Harpers Illustrated Biochemistry (31th) pdf free download

In this blogpost you can download Harper's Illustrated Biochemistry (31th Edition) for free in pdf format from the given below download link.


Authors and editors are pleased to announce the 31st edition of Harper's Illustrated Biochemistry. The first edition, entitled Harper's Biochemistry, was published in 1939 under the sole author of Dr. Harper. Harold Harper at the University of California, San Francisco. The book, now titled Harper's Illustrated Biochemistry, continues to provide a concise overview of these aspects of biochemistry most relevant to medical research, as originally intended. Various authors have contributed to the next edition of this medically oriented textbook on biochemistry. This textbook is now 79 years old.

31st edition cover

The illustration on the cover of the 31st edition, which is the protein structure of Zika virus determined with a resolution of 3.8 Å, was generously created and provided by Ray Sun. Support data appeared in: Sirohi D, Chen Z, Sun L, Klose T, Pierson TC, Rossmann MG, Kuhn RJ: "Cryo-EM structure with a resolution of 3.8 A Zika virus protein", Science

2016; 352: 497-470. Along with Zika virus, first discovered in Uganda's Zika Valley, the viruses responsible for yellow fever, West Nile fever, and dengue fever belong to the Flavivridae family of DNA viruses. The figure shows the resolution of the cryo-EM microscope. More importantly, it recognizes the medical significance of Zika virus infection, which puts pregnant women at serious risk for congenital microcephaly and related serious mental disorders. While the Zika virus is mostly transmitted through the bite of an infected mosquito, recent evidence suggests that the Zika virus can also be transmitted to humans under certain conditions. 31st edition changes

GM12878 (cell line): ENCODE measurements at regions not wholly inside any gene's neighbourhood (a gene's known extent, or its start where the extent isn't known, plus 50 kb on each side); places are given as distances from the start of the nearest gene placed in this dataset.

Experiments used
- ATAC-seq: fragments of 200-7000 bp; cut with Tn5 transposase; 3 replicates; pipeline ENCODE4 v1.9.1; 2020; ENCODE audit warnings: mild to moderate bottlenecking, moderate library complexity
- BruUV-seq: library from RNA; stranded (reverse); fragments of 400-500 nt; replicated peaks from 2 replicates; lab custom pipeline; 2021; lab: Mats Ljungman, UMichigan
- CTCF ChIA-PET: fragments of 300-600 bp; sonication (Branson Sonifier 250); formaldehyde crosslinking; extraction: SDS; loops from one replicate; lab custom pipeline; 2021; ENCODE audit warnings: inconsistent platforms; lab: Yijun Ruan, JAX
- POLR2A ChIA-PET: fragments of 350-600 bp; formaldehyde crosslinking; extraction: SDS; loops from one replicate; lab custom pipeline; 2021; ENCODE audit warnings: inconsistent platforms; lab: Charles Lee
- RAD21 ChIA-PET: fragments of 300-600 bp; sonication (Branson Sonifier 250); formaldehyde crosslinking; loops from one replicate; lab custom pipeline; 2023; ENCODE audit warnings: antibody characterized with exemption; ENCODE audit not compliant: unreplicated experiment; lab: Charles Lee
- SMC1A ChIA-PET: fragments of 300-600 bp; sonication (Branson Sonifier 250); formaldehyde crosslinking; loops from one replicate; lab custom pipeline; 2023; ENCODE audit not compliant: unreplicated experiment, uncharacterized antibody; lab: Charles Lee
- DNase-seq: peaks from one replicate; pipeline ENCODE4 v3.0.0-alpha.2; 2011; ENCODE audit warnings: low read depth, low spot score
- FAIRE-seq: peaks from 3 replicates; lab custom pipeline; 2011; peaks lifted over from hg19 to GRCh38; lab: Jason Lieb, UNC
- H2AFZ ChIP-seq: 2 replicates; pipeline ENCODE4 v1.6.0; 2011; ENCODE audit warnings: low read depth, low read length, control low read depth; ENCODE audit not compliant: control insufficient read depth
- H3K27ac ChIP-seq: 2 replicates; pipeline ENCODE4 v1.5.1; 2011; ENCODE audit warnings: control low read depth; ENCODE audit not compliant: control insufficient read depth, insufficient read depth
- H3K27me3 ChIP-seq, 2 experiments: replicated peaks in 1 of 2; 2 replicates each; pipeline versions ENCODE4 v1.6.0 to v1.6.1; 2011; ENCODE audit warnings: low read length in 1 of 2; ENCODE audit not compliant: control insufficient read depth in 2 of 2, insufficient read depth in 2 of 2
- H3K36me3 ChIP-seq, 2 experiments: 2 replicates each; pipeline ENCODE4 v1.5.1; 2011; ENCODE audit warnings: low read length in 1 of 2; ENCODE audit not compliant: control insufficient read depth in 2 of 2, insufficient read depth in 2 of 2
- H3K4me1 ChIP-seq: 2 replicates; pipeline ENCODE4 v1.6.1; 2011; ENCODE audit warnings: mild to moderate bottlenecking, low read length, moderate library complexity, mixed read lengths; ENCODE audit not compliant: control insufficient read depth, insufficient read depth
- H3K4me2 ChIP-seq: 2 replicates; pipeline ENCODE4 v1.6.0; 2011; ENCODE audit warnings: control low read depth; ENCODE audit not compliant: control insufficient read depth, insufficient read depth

As always, Harper's Illustrated Biochemistry continues to emphasize the close link between biochemistry and understanding of illness, pathology and medical practice. Most chapters have been updated to provide readers with the latest relevant information. I replaced this with Chapter 10.

"Bioinformatics and Computational Biology" is common knowledge or available online in most programs and topics (eg, protein-nucleotide sequence comparisons, in silico approaches to drug design). A new alternative, Chapter 10, "Biochemistry of Transition Metals," integrates data from several chapters, especially blood and plasma cells, to broadly cover the adsorption and transport of iron and copper metal ions. Since about one-third of all proteins are metalloproteins, the new Chapter 10 clearly explains the importance and overall permeability of transition metals. Due to overlap with topics such as protein structure and enzyme reaction mechanisms, the new Chapter 10 now follows the three chapters on enzymes as the last chapter of Section II, now renamed Enzymes: Kinetics, Mechanism, regulation and role of transition metals.

booking organization